Part three in a series on Oregon's 2010 season opponents
TBA :: September 18, 2010 :: Autzen Stadium
|Head Coach||Nigel Burton (first year)|
|Stadium||Hillsboro Stadium (7,600) : FieldTurf|
|2009 Record||2-9, (1-7 Big Sky)|
|Starters Returning||5 offense : 6 defense|
|Newspapers||The Oregonian, Daily Vanguard|
|Rushing||Connor Kavanaugh :: 72 Rushes : 391 Yards : 3 TD|
|Passing||Drew Hubel :: 133/239 : 1,976 Yards : 9 TD : 12 INT|
|Receiving||Ray Fry :: 67 Receptions : 904 Yards : 3 TD|
|Tackles||Ryan Rau :: 34 Solo : 38 Assist : 72 Total|
|Sacks||Ryan Rau :: 4 Solo : 0 Assit : 4 Total : 26 Yards|
|Interceptions||DeShawn Shead :: 3 INT : 49 Yards : 1 TD|
I hate these games. This is nothing more than a glorified scrimmage, and Oregon will win big. The goal is for the game to be over by halftime, and the backups to get some valuable game experience. Knowing that Oregon is only in this situation because Central Michigan bailed doesn't make me feel any better. I want good football, and this will not be good football. This will be bludgeoning a mouse with a sledgehammer.
Portland State is in a time of transition right now. The failed Jerry Glanville experiment ended after the Vikings won a mere nine games in three years, ending as one of the worst teams in the FCS last season. PSU hired Nigel Burton, a former Husky safety who spent the last two seasons as Nevada's defensive coordinator. Burton is looking to make major changes on both sides of the football, switching from a 3-4 to a 4-3 on the defensive side of the ball, and making the change from Glanville's pass heavy run and shoot to a pistol offense (if you're not familiar with the pistol, here's a must-read breakdown from Dr. Saturday. Get used to it, as UCLA is going to be incorporating it this year as well). While these changes may ultimately make the Vikings a better football program, the first year under these type of wholesale changes is usually very bad, as it takes considerable time for the roster to adjust.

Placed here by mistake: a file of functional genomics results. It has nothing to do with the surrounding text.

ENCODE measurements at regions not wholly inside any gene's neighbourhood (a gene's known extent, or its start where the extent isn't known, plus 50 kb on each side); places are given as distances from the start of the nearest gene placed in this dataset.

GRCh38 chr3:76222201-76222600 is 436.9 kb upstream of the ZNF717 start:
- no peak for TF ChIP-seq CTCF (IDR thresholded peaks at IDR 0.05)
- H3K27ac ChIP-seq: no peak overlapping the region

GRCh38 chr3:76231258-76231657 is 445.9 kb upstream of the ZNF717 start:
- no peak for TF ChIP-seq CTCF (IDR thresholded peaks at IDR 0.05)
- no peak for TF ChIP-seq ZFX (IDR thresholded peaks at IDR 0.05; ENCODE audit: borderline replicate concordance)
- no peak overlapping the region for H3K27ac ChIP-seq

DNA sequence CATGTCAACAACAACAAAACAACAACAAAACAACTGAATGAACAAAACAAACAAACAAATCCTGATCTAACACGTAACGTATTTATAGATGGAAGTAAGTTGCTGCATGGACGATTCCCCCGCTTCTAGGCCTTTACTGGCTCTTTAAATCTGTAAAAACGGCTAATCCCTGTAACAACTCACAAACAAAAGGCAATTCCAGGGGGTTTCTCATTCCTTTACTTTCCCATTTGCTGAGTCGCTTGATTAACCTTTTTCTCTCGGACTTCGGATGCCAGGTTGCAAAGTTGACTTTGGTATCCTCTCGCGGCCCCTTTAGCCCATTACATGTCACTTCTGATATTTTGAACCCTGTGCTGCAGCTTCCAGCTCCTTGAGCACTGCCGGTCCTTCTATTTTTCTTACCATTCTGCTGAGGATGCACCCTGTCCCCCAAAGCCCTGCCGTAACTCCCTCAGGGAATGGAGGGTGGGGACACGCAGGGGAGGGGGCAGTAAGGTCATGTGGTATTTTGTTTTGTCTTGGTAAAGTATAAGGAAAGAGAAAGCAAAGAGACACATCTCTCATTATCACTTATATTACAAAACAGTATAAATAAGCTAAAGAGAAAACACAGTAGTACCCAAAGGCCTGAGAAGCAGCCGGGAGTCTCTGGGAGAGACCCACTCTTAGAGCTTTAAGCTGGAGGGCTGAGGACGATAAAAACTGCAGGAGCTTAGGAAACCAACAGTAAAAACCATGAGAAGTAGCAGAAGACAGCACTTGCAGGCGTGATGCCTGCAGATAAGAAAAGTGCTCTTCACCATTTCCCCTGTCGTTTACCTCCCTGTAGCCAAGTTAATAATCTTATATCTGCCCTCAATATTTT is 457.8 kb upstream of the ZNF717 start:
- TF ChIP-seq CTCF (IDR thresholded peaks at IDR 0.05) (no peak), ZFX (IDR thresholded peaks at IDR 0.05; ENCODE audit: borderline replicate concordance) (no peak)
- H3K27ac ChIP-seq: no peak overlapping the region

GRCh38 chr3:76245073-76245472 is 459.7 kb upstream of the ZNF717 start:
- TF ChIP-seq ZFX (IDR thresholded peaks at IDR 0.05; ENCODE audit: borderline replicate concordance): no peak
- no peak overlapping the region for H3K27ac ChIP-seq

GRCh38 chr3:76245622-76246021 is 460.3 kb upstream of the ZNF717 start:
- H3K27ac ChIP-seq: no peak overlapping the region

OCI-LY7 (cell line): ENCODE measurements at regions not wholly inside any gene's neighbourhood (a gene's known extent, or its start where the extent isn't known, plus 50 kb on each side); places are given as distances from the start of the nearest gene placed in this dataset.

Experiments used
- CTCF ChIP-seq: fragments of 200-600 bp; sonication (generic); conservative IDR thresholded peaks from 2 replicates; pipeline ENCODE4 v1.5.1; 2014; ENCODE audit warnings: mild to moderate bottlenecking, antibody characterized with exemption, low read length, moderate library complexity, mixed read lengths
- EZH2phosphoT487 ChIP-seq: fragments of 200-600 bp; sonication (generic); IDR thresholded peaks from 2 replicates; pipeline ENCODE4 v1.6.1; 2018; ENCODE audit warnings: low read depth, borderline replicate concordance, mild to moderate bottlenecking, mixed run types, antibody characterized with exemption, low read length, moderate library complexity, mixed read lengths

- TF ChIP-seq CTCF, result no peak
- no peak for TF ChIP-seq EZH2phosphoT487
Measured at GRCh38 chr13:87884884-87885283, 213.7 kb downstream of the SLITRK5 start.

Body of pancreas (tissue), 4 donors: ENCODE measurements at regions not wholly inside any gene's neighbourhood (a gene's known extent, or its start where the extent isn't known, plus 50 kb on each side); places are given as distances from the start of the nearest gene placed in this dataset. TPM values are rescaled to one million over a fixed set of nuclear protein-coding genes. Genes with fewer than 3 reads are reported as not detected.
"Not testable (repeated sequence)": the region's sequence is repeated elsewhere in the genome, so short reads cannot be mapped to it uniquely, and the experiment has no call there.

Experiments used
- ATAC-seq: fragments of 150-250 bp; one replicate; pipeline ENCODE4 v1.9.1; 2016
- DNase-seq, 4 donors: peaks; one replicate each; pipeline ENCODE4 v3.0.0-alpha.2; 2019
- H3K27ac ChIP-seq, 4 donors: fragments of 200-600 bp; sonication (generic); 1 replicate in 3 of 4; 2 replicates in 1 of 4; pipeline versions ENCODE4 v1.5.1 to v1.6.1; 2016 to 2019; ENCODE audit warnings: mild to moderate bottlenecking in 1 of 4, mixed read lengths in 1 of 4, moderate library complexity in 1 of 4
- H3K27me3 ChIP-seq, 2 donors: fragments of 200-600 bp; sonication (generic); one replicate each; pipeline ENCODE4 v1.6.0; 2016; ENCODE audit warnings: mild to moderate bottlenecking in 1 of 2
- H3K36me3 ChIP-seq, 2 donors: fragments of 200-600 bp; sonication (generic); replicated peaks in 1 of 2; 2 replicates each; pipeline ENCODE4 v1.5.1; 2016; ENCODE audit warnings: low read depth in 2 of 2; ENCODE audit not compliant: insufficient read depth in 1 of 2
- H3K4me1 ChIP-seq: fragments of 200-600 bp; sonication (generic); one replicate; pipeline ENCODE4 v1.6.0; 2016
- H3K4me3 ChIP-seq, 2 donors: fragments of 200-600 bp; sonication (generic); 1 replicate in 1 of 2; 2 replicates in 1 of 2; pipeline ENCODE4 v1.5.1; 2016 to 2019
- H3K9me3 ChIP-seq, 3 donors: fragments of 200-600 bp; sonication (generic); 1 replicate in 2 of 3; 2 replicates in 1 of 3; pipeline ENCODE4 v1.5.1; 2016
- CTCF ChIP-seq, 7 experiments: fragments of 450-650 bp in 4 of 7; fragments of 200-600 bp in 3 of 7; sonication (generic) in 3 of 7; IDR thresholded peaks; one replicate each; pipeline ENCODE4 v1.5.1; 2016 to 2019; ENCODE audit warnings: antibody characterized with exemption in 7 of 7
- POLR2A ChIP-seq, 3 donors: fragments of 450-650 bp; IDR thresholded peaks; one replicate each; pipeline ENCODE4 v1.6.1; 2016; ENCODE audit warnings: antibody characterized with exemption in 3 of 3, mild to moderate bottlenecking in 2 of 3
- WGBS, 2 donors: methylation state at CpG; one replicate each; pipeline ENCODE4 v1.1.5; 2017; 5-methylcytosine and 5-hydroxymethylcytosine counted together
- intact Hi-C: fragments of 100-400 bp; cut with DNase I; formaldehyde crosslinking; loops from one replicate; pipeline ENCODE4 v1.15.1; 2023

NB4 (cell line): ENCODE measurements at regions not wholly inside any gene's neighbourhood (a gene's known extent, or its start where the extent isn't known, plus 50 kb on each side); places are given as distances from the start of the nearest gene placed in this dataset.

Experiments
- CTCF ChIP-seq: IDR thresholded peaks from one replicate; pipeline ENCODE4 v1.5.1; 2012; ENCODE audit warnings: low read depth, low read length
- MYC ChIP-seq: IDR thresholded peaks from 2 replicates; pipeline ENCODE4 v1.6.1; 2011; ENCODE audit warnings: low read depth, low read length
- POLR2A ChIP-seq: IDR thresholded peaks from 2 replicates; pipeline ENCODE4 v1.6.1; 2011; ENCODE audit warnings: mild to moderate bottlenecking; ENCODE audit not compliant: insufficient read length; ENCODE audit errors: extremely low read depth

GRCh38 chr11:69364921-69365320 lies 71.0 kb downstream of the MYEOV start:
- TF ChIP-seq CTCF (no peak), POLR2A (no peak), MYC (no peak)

2009 Offensive Statistics (Portland State's ranking are out of 118 FCS teams, I was unable to find yards/play and points/play stats for FCS teams)
|Pass Offense||247.55 (19)||180.31 (98)|
|Rush Offense||107.64 (94)||231.69 (6)|
|Total Offense||355.18 (44)||412.00 (33)|
|Scorng Offense||21.09 (70)||36.08 (8)|
|Pass Efficiency||114.32 (75)||128.03 (59)|
|Sacks Allowed||2.55 (95)||1.00 (10)|
|3rd Down Conversion %||34.44 (79)||35.12 (95)|
Offensively, Portland State is a mystery. Every position is up for grabs under the new head coach, and decisions won't be made in a lot of cases until the end of fall camp. Senior Drew Hubel was the starter for Glanville the last three seasons. An adept passer, Hubel is already PSU's fifth all-time leading passer. However, he hurt his knee about halfway through the season last year, leaving Connor Kavanaugh as the starter. Kavanaugh proved to be much more of a running threat than Hubel, but not nearly the passer, before getting hurt himself, allowing Justin Engstrom, an Oregon State transfer, to start the end of the season. Portland State has six quarterbacks total, and three who started a game last year, all fighting for the starting spot. Hubel is not being handed the spot by the new regime simply due to experience. In the pistol, where a QBs legs are as important as his arm, Kavanaugh may actually have the upper hand, being the teams leading returning rusher, and going for over five yards a carry last season. Hubel is not terribly mobile, and is coming off the injury which also kept him out of spring ball. One of these three is likely to win the job.